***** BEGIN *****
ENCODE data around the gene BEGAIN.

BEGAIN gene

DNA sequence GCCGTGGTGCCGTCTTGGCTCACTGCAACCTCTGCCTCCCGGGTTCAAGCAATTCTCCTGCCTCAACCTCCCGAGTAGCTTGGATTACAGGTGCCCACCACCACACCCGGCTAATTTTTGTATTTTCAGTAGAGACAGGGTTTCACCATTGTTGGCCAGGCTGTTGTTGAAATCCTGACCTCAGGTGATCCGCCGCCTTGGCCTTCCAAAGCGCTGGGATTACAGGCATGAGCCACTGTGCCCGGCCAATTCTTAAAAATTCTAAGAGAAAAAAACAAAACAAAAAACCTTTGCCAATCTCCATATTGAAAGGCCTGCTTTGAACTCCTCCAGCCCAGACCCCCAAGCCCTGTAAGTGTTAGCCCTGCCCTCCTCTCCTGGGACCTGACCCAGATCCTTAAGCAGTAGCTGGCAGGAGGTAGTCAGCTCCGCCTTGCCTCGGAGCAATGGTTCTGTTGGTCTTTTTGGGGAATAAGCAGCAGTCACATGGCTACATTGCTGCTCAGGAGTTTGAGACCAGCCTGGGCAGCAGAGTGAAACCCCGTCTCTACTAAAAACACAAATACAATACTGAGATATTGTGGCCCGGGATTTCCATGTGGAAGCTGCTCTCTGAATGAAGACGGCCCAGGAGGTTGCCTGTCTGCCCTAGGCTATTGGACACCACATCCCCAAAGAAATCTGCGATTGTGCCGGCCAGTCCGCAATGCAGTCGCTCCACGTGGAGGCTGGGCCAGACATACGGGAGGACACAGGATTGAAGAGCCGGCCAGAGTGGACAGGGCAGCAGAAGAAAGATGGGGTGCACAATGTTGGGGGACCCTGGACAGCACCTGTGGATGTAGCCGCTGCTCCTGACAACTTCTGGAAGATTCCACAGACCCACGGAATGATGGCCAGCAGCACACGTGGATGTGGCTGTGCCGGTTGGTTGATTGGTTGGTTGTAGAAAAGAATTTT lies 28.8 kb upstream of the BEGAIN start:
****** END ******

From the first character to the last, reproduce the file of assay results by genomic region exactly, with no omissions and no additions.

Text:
ENCODE data around the gene BEGAIN.

BEGAIN gene

DNA sequence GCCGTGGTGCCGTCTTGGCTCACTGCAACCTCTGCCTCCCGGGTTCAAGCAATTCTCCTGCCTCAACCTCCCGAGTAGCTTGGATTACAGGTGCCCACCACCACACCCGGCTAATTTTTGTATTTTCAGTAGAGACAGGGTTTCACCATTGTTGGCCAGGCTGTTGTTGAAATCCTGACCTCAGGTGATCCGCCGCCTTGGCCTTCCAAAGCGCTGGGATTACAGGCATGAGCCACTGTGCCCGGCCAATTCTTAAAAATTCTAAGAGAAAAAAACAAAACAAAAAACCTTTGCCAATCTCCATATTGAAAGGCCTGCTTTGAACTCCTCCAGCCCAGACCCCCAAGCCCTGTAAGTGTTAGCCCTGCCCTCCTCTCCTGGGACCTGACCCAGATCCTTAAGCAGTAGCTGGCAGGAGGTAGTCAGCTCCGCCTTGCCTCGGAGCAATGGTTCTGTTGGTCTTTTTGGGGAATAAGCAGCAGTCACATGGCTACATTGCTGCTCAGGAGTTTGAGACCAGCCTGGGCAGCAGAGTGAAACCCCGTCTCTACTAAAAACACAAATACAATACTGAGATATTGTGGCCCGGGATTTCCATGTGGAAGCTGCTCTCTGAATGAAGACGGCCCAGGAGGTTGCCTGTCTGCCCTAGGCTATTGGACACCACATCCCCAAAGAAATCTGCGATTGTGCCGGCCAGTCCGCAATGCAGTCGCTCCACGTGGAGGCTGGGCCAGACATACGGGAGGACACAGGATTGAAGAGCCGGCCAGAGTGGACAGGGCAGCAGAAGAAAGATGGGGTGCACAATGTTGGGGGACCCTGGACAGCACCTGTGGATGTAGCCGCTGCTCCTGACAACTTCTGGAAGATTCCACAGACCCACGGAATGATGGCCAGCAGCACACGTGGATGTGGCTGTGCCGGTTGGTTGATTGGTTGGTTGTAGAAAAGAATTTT lies 28.8 kb upstream of the BEGAIN start: